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Learning from the scale of geographical patterns of abundance

Understanding what drives change in ecology often relies on evidence from spatial patterns.  Organisms can vary in numbers over 100s of kms but be similarly abundant at sites closer together, while others vary enormously between sites just a few km apart.  In a new study published in the journal Ecology, a multinational team led by SAMS scientists has developed methods for describing this kind of spatial pattern in rocky shore species.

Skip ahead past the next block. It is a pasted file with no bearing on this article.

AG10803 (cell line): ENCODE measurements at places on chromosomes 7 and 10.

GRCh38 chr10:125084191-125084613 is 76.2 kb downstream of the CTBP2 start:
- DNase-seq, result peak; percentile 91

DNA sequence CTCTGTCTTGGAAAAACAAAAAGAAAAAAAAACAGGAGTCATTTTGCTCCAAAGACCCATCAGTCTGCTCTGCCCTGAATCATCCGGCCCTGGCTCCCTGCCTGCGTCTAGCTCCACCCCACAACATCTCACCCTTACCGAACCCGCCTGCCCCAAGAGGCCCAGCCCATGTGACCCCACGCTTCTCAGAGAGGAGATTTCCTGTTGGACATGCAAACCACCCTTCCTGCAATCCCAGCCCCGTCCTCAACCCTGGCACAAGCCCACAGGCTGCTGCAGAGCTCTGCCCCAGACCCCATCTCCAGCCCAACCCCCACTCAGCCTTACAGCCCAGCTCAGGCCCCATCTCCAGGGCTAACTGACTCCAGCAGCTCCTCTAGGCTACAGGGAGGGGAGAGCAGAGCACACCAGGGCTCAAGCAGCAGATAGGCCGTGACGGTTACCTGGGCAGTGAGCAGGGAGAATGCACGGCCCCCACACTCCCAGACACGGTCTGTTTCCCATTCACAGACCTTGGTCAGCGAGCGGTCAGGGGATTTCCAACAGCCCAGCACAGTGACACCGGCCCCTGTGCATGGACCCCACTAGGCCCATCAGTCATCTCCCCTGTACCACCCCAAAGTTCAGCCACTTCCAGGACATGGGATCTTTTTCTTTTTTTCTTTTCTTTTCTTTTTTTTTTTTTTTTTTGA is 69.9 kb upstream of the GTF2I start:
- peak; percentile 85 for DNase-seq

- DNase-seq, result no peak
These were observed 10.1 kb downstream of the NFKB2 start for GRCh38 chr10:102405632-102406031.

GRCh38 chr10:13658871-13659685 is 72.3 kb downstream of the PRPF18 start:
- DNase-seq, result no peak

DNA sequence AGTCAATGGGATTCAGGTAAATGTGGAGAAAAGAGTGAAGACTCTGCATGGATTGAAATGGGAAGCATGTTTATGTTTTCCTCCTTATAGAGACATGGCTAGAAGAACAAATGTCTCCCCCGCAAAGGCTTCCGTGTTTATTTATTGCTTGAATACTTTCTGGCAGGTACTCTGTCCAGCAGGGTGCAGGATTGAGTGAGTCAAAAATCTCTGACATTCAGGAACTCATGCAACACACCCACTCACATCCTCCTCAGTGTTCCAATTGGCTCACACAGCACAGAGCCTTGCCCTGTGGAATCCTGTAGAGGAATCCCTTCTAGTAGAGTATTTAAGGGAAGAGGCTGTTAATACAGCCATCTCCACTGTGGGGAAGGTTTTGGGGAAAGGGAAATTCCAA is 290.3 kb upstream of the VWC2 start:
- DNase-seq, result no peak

Using large data sets from the UK MarClim project, comparing the west of Scotland with southwest England and Wales, we have shown that species on the more complex Scottish coast vary more on small spatial scales than in the south.

Predators like dogwhelks tend to vary more on small scales, while those species with long-range dispersal tend to vary over larger scales.  Insights from these patterns can shed light on what regulates populations and communities - large-scale variation suggests that the likely controlling processes are acting over large scales.


Burrows, M. T., R. Harvey, L. Robb, E. S. Poloczanska, N. Mieszkowska, P. Moore, R. Leaper, S. J. Hawkins, and L. Benedetti-Cecchi. 2009. Spatial scales of variance in abundance of intertidal species: effects of region, dispersal mode, and trophic level. Ecology 90: 1242-1254.


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